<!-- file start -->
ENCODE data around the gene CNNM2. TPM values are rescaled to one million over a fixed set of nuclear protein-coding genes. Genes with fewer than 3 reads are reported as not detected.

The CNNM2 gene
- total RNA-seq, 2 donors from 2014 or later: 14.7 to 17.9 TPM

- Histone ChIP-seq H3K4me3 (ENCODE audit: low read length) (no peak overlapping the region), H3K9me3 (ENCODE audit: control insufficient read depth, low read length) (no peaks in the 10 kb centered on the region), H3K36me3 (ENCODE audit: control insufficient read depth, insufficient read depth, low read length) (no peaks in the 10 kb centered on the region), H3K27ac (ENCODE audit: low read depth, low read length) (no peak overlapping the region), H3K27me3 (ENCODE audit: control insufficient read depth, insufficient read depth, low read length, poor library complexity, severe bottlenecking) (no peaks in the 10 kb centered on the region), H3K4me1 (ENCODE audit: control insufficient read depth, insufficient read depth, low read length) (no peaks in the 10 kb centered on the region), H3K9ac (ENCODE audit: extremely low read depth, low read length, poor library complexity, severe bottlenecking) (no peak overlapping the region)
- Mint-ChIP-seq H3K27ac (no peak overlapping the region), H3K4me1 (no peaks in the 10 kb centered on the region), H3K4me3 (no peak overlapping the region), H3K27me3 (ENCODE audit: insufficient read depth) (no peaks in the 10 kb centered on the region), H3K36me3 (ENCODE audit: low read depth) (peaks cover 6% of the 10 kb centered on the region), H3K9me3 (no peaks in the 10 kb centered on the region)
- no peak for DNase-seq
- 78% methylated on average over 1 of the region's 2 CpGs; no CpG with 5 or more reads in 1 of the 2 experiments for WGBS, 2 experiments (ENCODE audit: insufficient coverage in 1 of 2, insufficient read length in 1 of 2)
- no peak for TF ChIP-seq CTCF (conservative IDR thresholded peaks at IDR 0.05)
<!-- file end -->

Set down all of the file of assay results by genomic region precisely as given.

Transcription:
ENCODE data around the gene CNNM2. TPM values are rescaled to one million over a fixed set of nuclear protein-coding genes. Genes with fewer than 3 reads are reported as not detected.

The CNNM2 gene
- total RNA-seq, 2 donors from 2014 or later: 14.7 to 17.9 TPM

- Histone ChIP-seq H3K4me3 (ENCODE audit: low read length) (no peak overlapping the region), H3K9me3 (ENCODE audit: control insufficient read depth, low read length) (no peaks in the 10 kb centered on the region), H3K36me3 (ENCODE audit: control insufficient read depth, insufficient read depth, low read length) (no peaks in the 10 kb centered on the region), H3K27ac (ENCODE audit: low read depth, low read length) (no peak overlapping the region), H3K27me3 (ENCODE audit: control insufficient read depth, insufficient read depth, low read length, poor library complexity, severe bottlenecking) (no peaks in the 10 kb centered on the region), H3K4me1 (ENCODE audit: control insufficient read depth, insufficient read depth, low read length) (no peaks in the 10 kb centered on the region), H3K9ac (ENCODE audit: extremely low read depth, low read length, poor library complexity, severe bottlenecking) (no peak overlapping the region)
- Mint-ChIP-seq H3K27ac (no peak overlapping the region), H3K4me1 (no peaks in the 10 kb centered on the region), H3K4me3 (no peak overlapping the region), H3K27me3 (ENCODE audit: insufficient read depth) (no peaks in the 10 kb centered on the region), H3K36me3 (ENCODE audit: low read depth) (peaks cover 6% of the 10 kb centered on the region), H3K9me3 (no peaks in the 10 kb centered on the region)
- no peak for DNase-seq
- 78% methylated on average over 1 of the region's 2 CpGs; no CpG with 5 or more reads in 1 of the 2 experiments for WGBS, 2 experiments (ENCODE audit: insufficient coverage in 1 of 2, insufficient read length in 1 of 2)
- no peak for TF ChIP-seq CTCF (conservative IDR thresholded peaks at IDR 0.05)